Nadal-Thiem : what we learned

 - Michael Beattie

Thiem made the perfect start, but Nadal was not to be denied in a late-night epic in New York...

Warm embrace at the net between Rafael Nadal and Dominic Thiem US Open 2018.©Corinne Dubreuil/FFT

It was 2.04am in New York when Rafael Nadal hopped the net to embrace Dominic Thiem after their US Open quarter-final ended 0-6 6-4 7-5 6-7(4) 7-6(5). The near-five-hour contest saw the duo produce a combined 129 winners and cover nine kilometres on court, thrilling those diehard fans who stayed to the end with a contender for match of the year. It was, in the words of the Austrian, “the first really epic match I've played.”

What can we learn from this majestic marathon? Here’s five takeaways:

Domi’s perfect start

In the 10 previous meetings between Thiem and Nadal – all on clay, including three showdowns at Roland-Garros – the winner of the first set has gone on to win the match. All eyes were on how the change to the slicker, quicker concrete of New York would affect the dynamic of their rivalry, but surely even the most committed Thiem fan would not have predicted a 6-0 scoreline in the Austrian’s favour after just 24 minutes.

It was, after all, Thiem’s first Grand Slam quarter-final outside of Paris, and against Nadal, the three-time and defending champion who dealt with him so soundly in the Roland-Garros final earlier this year. But the No.9 seed emerged fired up and firing true, giving up a paltry seven points as he hammered 13 winners and dropped just two of 14 points on serve.

Thiem is just the fourth player to bagel Rafael Nadal at a Grand Slam after Andy Roddick at the 2004 US Open, Roger Federer in the 2006 Wimbledon final, and Tomas Berdych in the quarter-finals of the 2015 Australian Open.

Unlike Roddick, Federer, and Berdych, however, he would not go on to win the match.

Dominic Thiem fist pumping against Rafael Nadal US Open 2018©Corinne Dubreuil/FFT
To step in, or step back…


Much was made of both Nadal and Thiem’s average return positions at the US Open prior to the match – so deep, noted one article, that they would find themselves enmeshed in the back fences of courts typically frequented by us mere mortals. So it was something of a surprise to see Thiem camping out on the baseline to receive Nadal’s serve – though not for those who have watched Roger Federer’s recent showdowns with the Spaniard.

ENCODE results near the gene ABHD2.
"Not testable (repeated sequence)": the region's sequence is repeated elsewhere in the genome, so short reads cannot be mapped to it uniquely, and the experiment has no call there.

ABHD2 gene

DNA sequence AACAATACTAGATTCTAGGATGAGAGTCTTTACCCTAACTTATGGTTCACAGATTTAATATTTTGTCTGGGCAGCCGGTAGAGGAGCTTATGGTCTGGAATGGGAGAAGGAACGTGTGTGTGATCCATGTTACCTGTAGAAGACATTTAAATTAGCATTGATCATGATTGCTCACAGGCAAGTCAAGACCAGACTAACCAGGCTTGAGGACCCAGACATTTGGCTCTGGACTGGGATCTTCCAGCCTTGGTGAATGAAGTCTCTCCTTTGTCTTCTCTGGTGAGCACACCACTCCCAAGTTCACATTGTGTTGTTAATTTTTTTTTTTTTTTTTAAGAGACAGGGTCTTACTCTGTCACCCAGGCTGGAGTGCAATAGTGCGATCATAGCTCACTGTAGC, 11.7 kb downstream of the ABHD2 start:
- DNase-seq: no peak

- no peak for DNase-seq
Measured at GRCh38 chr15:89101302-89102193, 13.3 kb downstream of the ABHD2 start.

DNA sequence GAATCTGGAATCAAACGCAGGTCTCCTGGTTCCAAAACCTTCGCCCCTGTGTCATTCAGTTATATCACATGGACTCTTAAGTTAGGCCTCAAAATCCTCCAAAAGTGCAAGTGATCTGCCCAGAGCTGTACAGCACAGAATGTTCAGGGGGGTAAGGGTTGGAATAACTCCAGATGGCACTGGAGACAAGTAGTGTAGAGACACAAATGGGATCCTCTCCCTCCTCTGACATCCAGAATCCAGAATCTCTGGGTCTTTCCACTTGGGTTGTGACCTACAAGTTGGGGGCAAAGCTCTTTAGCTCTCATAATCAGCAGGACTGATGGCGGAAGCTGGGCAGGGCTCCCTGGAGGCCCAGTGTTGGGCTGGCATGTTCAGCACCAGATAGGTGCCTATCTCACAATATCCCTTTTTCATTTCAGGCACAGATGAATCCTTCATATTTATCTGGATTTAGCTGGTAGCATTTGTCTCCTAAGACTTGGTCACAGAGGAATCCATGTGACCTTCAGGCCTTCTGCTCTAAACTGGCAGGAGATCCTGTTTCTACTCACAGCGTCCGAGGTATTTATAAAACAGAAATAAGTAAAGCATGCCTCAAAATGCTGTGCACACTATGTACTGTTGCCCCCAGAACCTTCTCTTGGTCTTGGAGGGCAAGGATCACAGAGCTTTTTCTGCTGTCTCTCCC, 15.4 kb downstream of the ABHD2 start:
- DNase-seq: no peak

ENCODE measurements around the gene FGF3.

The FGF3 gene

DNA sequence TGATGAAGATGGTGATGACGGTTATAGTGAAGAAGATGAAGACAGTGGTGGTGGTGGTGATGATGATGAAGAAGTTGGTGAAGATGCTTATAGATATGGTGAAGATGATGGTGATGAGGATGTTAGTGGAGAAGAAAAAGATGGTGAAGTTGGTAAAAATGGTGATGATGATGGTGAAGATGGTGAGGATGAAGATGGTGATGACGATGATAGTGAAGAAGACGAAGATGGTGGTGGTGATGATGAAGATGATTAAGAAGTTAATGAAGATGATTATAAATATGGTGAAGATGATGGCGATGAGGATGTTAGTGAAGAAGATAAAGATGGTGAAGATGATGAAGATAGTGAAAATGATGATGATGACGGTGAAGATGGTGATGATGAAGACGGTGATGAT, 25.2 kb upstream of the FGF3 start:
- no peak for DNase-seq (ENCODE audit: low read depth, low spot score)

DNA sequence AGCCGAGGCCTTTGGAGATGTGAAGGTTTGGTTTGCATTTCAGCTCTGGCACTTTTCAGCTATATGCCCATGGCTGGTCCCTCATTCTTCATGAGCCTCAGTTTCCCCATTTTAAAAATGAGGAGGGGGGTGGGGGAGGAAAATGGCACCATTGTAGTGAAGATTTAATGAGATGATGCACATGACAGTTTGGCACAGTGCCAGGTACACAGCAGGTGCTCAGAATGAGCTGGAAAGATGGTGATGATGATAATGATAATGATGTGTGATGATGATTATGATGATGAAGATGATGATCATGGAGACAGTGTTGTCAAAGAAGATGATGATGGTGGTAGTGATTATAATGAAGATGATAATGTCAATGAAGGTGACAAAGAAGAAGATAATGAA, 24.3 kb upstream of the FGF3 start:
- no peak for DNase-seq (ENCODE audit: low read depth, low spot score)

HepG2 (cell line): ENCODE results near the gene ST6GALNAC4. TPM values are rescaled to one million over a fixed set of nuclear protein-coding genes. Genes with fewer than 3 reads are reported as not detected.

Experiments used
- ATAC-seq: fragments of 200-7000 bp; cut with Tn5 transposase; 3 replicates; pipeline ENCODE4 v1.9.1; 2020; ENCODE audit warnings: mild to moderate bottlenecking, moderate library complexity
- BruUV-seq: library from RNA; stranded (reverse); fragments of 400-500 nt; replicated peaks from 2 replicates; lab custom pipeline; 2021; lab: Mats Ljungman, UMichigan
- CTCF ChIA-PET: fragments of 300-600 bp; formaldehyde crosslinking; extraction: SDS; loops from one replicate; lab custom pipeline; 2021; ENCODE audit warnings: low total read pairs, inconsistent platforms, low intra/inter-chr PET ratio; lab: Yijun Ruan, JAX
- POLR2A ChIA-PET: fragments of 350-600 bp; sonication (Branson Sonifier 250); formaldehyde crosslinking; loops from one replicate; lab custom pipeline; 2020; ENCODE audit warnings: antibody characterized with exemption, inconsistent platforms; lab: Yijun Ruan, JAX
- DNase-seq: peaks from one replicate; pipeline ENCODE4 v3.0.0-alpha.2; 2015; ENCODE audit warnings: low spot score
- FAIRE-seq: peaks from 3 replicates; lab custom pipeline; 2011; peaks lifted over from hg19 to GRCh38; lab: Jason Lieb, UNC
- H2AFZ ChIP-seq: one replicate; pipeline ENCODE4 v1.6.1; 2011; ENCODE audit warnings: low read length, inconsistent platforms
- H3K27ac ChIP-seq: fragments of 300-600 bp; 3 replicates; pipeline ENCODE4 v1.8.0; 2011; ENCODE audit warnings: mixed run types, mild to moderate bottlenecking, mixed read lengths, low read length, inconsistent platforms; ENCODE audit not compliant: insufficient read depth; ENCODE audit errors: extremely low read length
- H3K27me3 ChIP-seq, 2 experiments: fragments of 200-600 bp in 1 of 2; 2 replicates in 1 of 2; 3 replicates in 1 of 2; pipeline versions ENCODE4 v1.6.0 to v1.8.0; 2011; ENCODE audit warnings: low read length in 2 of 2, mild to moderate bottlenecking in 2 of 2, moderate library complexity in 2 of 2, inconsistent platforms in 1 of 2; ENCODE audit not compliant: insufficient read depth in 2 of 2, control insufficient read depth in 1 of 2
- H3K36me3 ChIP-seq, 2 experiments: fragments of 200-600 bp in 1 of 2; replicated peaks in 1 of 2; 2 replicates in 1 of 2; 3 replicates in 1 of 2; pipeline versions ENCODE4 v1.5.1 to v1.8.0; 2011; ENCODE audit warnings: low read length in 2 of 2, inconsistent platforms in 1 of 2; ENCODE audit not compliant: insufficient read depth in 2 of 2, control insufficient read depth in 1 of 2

Federer, like Thiem, is a right-handed player with a one-handed backhand, and has fallen prey to the lefty spin Nadal can load up against his weaker wing in the past. But in recent times a switch in tactics has seen the Swiss step into the court and meet the ball before it could rise too high for the stroke to be hit with power. This, too, was Thiem’s play, and proved mightily effective, even if it proved a stern test of his reaction times.

For Nadal’s part, he stuck to the tried and true, at times camped so deep behind the baseline that he disappeared from sight in the shadow of the backstop. Such distance gives him the time to take a full swing at the serve and return with interest before a quick dash to recover his ground.

Rafael Nadal's victory against Dominic Thiem US Open 2018©Corinne Dubreuil/FFT
Court time catching up with Rafa?

“Thanks everybody for staying here tonight,” Nadal told the fans in Arthur Ashe Stadium who remained in their seats until the match’s 2.04am finish. “It’s an amazing feeling. I am playing a lot of hours this year in this beautiful stadium – that doesn’t bother me, just bothers my legs!”

The Spaniard delivered the line with a laugh, but there was truth in jest. At four hours and 49 minutes, Nadal’s victory over Thiem was his longest ever match at the US Open, bringing his total court time in 2018 to 15 hours, 53 minutes; contrast that with the 16 hours and 39 minutes he needed to win all seven matches en route to the 2017 title.